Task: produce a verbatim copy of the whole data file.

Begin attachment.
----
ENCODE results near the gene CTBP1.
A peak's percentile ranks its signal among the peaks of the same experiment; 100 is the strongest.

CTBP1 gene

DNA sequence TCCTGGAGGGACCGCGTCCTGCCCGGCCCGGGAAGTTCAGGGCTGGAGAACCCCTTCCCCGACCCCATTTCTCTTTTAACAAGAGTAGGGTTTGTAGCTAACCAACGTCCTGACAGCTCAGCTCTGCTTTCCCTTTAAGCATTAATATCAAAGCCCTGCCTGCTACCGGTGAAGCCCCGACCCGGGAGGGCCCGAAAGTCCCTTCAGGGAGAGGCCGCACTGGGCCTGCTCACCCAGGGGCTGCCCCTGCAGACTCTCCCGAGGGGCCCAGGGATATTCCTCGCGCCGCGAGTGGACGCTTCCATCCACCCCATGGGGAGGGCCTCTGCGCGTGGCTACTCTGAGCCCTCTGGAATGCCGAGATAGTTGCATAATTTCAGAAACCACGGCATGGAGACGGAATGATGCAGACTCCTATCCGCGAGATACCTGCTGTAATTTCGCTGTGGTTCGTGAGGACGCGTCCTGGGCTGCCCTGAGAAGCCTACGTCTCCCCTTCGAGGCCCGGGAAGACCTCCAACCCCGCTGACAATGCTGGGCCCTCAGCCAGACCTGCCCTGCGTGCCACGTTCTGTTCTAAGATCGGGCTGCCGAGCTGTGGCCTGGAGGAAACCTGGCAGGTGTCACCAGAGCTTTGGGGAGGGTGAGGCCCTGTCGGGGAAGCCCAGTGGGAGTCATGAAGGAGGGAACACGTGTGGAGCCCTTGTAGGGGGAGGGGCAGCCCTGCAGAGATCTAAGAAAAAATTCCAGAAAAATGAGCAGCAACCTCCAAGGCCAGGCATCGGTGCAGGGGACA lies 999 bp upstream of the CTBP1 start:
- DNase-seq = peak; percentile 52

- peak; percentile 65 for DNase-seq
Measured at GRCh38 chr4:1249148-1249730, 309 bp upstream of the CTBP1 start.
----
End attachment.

ENCODE results near the gene CTBP1.
A peak's percentile ranks its signal among the peaks of the same experiment; 100 is the strongest.

CTBP1 gene

DNA sequence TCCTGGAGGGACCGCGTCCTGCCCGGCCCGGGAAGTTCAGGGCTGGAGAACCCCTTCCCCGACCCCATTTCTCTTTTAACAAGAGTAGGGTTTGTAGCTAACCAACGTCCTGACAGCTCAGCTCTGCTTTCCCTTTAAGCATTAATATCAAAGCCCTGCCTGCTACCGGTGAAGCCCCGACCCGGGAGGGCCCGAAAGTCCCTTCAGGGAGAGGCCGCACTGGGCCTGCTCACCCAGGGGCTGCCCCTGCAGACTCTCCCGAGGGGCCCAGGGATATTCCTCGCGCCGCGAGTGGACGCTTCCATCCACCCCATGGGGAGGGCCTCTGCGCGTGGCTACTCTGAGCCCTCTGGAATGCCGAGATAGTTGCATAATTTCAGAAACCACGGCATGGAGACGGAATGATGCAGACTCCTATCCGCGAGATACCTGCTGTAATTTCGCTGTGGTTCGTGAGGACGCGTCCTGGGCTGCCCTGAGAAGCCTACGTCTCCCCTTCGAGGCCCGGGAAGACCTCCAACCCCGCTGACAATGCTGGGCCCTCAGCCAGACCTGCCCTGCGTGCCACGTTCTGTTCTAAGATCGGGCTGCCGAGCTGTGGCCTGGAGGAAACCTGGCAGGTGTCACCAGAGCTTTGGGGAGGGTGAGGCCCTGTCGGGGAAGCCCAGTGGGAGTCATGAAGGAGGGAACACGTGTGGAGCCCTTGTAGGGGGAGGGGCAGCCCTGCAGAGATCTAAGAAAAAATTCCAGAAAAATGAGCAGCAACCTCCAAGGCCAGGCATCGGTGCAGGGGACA lies 999 bp upstream of the CTBP1 start:
- DNase-seq = peak; percentile 52

- peak; percentile 65 for DNase-seq
Measured at GRCh38 chr4:1249148-1249730, 309 bp upstream of the CTBP1 start.